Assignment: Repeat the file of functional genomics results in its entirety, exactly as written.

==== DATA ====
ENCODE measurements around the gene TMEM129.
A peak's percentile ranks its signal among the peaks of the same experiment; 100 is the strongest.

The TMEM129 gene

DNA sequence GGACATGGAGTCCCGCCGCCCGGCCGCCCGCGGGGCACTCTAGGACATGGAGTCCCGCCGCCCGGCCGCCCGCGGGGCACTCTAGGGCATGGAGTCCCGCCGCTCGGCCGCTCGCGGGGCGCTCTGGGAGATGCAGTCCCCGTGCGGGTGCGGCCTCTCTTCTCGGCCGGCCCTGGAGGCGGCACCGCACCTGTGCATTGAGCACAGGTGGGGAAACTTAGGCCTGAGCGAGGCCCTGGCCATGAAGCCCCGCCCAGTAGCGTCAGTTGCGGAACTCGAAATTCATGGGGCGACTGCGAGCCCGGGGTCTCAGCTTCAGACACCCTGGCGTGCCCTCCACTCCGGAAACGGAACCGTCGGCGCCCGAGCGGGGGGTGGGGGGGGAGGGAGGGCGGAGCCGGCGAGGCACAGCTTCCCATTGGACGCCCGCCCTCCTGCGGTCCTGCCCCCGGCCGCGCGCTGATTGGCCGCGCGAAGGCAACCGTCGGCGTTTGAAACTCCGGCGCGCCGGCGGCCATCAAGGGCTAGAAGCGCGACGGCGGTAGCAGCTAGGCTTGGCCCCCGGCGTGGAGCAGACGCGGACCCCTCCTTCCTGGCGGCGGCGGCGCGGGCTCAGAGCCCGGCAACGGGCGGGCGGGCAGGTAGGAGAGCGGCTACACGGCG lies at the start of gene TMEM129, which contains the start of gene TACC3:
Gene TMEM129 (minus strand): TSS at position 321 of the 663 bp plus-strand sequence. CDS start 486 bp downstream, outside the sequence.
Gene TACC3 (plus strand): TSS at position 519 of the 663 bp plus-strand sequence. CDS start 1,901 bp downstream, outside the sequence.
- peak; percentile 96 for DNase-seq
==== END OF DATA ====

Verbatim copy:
ENCODE measurements around the gene TMEM129.
A peak's percentile ranks its signal among the peaks of the same experiment; 100 is the strongest.

The TMEM129 gene

DNA sequence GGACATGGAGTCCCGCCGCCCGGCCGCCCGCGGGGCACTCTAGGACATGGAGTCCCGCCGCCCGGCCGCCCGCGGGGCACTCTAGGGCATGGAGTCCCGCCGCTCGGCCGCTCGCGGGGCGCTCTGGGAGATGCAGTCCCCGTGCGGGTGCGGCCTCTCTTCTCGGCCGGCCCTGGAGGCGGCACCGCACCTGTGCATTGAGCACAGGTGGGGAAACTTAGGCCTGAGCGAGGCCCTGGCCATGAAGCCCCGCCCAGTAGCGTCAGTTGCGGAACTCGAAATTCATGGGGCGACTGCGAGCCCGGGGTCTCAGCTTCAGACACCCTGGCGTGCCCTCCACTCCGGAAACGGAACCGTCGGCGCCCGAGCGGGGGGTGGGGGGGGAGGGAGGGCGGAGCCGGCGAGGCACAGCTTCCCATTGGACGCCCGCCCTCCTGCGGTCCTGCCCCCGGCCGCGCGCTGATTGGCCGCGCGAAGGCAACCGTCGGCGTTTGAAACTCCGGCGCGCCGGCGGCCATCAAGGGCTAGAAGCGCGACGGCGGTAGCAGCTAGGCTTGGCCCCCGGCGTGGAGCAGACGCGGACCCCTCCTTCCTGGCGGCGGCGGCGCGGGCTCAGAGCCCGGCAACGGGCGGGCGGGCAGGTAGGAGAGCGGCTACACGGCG lies at the start of gene TMEM129, which contains the start of gene TACC3:
Gene TMEM129 (minus strand): TSS at position 321 of the 663 bp plus-strand sequence. CDS start 486 bp downstream, outside the sequence.
Gene TACC3 (plus strand): TSS at position 519 of the 663 bp plus-strand sequence. CDS start 1,901 bp downstream, outside the sequence.
- peak; percentile 96 for DNase-seq